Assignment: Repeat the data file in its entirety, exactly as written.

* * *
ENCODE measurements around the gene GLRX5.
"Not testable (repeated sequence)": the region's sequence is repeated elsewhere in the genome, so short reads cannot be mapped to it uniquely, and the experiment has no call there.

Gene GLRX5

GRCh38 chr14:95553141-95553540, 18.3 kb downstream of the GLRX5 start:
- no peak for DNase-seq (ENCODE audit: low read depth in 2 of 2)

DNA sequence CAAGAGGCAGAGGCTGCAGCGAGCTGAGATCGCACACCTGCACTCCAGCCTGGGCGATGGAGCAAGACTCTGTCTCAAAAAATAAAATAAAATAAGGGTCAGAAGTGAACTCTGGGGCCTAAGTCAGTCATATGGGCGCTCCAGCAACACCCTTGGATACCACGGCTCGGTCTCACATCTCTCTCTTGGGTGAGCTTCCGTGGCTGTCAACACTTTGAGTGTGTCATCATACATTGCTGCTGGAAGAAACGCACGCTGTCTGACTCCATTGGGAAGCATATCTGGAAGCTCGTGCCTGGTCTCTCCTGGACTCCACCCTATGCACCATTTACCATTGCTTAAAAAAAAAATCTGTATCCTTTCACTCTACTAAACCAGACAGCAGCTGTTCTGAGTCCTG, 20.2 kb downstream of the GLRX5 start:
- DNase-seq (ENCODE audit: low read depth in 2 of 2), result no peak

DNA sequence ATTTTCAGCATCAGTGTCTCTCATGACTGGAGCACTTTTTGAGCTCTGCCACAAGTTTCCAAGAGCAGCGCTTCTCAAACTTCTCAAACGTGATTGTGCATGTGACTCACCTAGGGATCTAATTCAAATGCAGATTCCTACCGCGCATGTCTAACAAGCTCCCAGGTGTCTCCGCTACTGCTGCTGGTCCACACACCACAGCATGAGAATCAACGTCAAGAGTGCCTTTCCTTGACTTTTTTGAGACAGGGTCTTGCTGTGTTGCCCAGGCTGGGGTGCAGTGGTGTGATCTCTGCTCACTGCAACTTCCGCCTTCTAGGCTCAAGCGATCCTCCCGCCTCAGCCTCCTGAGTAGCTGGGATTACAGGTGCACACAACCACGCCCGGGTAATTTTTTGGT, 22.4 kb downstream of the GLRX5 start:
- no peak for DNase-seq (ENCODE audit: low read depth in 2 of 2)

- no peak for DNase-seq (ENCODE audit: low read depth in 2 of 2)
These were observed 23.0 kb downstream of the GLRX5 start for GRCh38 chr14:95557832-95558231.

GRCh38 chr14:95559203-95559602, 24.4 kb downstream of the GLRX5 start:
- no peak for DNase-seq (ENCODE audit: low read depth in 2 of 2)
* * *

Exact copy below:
ENCODE measurements around the gene GLRX5.
"Not testable (repeated sequence)": the region's sequence is repeated elsewhere in the genome, so short reads cannot be mapped to it uniquely, and the experiment has no call there.

Gene GLRX5

GRCh38 chr14:95553141-95553540, 18.3 kb downstream of the GLRX5 start:
- no peak for DNase-seq (ENCODE audit: low read depth in 2 of 2)

DNA sequence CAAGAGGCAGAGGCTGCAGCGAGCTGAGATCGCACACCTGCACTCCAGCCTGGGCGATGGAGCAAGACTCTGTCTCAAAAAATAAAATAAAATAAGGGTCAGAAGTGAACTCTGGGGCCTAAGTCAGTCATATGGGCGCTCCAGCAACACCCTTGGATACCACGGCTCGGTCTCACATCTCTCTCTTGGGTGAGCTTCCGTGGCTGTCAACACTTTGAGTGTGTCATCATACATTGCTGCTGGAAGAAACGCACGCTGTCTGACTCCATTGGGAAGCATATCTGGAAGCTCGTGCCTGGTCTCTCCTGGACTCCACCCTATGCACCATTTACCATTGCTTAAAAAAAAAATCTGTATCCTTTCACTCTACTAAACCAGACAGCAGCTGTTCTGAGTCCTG, 20.2 kb downstream of the GLRX5 start:
- DNase-seq (ENCODE audit: low read depth in 2 of 2), result no peak

DNA sequence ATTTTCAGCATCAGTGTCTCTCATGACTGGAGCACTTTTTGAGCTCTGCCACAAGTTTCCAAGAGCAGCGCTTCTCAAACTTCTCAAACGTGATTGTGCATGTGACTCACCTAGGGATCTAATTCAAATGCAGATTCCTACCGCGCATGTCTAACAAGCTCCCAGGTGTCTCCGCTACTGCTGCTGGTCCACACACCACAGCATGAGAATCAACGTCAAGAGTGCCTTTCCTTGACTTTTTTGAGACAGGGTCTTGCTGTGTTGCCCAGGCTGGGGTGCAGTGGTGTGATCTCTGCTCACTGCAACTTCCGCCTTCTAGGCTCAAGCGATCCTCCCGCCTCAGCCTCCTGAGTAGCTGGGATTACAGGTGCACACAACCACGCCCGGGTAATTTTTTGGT, 22.4 kb downstream of the GLRX5 start:
- no peak for DNase-seq (ENCODE audit: low read depth in 2 of 2)

- no peak for DNase-seq (ENCODE audit: low read depth in 2 of 2)
These were observed 23.0 kb downstream of the GLRX5 start for GRCh38 chr14:95557832-95558231.

GRCh38 chr14:95559203-95559602, 24.4 kb downstream of the GLRX5 start:
- no peak for DNase-seq (ENCODE audit: low read depth in 2 of 2)